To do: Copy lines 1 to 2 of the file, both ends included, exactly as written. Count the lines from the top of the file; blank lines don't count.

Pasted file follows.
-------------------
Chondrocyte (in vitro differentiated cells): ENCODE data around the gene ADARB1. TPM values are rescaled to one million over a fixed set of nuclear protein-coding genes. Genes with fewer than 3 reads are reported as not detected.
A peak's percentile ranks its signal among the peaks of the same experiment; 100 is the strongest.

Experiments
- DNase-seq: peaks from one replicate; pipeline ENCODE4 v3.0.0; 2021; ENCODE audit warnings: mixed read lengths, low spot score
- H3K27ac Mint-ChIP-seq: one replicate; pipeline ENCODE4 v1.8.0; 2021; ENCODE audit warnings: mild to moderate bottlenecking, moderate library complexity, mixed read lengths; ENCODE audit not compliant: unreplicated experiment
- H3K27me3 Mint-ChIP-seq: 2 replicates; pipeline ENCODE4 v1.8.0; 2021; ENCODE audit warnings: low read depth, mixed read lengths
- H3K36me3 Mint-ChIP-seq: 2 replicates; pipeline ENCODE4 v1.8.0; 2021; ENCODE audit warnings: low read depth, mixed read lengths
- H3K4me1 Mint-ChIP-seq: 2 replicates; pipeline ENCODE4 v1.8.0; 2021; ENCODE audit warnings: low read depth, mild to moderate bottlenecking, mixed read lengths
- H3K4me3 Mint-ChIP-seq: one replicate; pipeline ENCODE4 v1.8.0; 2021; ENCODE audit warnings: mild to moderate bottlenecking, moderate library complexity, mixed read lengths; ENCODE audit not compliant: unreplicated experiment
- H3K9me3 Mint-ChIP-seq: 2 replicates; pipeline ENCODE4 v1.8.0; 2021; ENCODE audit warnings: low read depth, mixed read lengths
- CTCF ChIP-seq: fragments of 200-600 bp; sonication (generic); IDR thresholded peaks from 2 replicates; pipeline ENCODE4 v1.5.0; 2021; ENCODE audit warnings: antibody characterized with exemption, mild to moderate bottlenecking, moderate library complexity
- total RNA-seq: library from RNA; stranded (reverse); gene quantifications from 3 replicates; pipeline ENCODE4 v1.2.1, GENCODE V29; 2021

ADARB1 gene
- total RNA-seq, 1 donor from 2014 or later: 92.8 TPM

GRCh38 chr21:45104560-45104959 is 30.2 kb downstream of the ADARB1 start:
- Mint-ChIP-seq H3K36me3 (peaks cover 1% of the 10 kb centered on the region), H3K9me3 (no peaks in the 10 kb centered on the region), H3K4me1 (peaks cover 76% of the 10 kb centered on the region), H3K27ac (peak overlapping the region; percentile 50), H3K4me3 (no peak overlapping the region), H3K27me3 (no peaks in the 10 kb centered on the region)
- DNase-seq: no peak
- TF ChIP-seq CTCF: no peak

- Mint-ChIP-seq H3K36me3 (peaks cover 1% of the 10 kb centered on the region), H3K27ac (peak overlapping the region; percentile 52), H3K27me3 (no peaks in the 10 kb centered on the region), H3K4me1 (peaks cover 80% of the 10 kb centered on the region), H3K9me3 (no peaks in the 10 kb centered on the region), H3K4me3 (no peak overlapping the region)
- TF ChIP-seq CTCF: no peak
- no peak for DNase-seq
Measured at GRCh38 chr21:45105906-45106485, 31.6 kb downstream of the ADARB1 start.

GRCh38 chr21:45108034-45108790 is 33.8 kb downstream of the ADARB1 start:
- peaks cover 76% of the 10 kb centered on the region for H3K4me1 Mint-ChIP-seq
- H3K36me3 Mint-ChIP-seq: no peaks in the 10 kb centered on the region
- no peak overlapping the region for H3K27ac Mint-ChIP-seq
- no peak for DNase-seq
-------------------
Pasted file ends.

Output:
Chondrocyte (in vitro differentiated cells): ENCODE data around the gene ADARB1. TPM values are rescaled to one million over a fixed set of nuclear protein-coding genes. Genes with fewer than 3 reads are reported as not detected.
A peak's percentile ranks its signal among the peaks of the same experiment; 100 is the strongest.